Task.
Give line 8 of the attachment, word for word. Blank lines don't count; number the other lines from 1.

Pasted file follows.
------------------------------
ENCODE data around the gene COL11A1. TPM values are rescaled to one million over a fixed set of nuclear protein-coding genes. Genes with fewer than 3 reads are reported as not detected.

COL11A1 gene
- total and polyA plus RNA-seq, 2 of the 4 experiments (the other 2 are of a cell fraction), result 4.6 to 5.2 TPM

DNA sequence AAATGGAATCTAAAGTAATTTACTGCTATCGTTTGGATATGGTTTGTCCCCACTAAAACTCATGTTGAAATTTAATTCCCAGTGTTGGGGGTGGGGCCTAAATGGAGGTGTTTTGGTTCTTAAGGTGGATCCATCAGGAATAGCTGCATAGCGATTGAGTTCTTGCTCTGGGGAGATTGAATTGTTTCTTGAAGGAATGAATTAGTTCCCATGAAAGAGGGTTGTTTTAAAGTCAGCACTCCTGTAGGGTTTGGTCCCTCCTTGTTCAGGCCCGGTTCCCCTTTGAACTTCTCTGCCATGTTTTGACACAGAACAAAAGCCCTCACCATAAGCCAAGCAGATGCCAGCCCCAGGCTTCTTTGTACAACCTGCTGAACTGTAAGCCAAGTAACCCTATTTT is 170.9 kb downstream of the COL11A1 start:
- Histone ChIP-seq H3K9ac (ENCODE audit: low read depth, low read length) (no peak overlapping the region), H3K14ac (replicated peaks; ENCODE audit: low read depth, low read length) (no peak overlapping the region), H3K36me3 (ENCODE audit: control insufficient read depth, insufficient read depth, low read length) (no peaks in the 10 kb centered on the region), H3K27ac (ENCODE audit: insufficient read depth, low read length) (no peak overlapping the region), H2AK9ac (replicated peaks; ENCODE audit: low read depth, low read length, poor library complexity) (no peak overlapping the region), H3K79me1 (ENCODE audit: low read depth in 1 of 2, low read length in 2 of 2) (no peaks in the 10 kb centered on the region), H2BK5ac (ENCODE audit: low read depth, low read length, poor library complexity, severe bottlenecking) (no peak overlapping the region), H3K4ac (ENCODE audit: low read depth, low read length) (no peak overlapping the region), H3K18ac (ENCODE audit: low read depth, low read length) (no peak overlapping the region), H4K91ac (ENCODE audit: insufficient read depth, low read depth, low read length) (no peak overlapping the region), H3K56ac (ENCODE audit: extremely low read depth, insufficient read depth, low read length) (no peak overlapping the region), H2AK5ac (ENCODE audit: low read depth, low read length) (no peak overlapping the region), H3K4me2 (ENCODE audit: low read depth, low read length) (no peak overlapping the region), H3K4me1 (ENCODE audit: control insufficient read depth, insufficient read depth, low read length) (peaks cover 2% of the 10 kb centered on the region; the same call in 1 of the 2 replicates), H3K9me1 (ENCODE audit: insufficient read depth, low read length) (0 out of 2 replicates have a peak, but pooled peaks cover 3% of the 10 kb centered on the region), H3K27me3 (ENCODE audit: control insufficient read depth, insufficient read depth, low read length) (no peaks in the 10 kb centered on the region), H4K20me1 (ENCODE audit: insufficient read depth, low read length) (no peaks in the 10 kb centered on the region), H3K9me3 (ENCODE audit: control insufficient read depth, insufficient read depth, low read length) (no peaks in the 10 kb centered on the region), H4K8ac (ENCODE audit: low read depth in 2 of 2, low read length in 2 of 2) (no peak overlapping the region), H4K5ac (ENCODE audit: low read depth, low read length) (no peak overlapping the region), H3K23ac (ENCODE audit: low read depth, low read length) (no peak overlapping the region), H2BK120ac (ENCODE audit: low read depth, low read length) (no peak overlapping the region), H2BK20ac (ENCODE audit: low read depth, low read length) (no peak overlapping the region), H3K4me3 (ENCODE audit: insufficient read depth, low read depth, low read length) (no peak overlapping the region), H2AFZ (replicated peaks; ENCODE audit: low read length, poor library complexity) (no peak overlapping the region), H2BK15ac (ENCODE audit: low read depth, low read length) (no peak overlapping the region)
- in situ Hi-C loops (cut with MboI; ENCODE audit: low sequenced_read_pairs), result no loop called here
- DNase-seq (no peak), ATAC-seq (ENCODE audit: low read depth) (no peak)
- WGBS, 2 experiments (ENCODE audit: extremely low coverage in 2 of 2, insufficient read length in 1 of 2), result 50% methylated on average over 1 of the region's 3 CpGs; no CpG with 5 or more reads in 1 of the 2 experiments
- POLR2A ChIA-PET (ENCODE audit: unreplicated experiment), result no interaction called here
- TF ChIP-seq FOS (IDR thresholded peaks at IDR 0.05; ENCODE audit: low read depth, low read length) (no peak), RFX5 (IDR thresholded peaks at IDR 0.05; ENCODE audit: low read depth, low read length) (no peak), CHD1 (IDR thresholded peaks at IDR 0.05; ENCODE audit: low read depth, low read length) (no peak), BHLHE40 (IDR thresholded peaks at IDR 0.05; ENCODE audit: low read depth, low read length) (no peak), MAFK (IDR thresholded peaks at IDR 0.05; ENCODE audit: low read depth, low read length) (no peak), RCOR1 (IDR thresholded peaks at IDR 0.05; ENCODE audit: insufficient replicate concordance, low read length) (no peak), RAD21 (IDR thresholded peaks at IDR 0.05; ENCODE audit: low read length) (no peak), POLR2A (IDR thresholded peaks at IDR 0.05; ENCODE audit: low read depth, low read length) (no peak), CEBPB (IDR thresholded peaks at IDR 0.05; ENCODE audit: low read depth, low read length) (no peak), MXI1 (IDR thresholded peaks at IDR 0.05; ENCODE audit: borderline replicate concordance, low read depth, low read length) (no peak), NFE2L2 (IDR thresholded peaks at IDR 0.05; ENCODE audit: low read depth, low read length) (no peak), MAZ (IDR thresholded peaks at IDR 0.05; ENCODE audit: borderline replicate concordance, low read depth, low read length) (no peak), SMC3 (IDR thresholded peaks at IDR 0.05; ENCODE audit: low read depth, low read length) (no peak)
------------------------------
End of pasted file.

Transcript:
- WGBS, 2 experiments (ENCODE audit: extremely low coverage in 2 of 2, insufficient read length in 1 of 2), result 50% methylated on average over 1 of the region's 3 CpGs; no CpG with 5 or more reads in 1 of the 2 experiments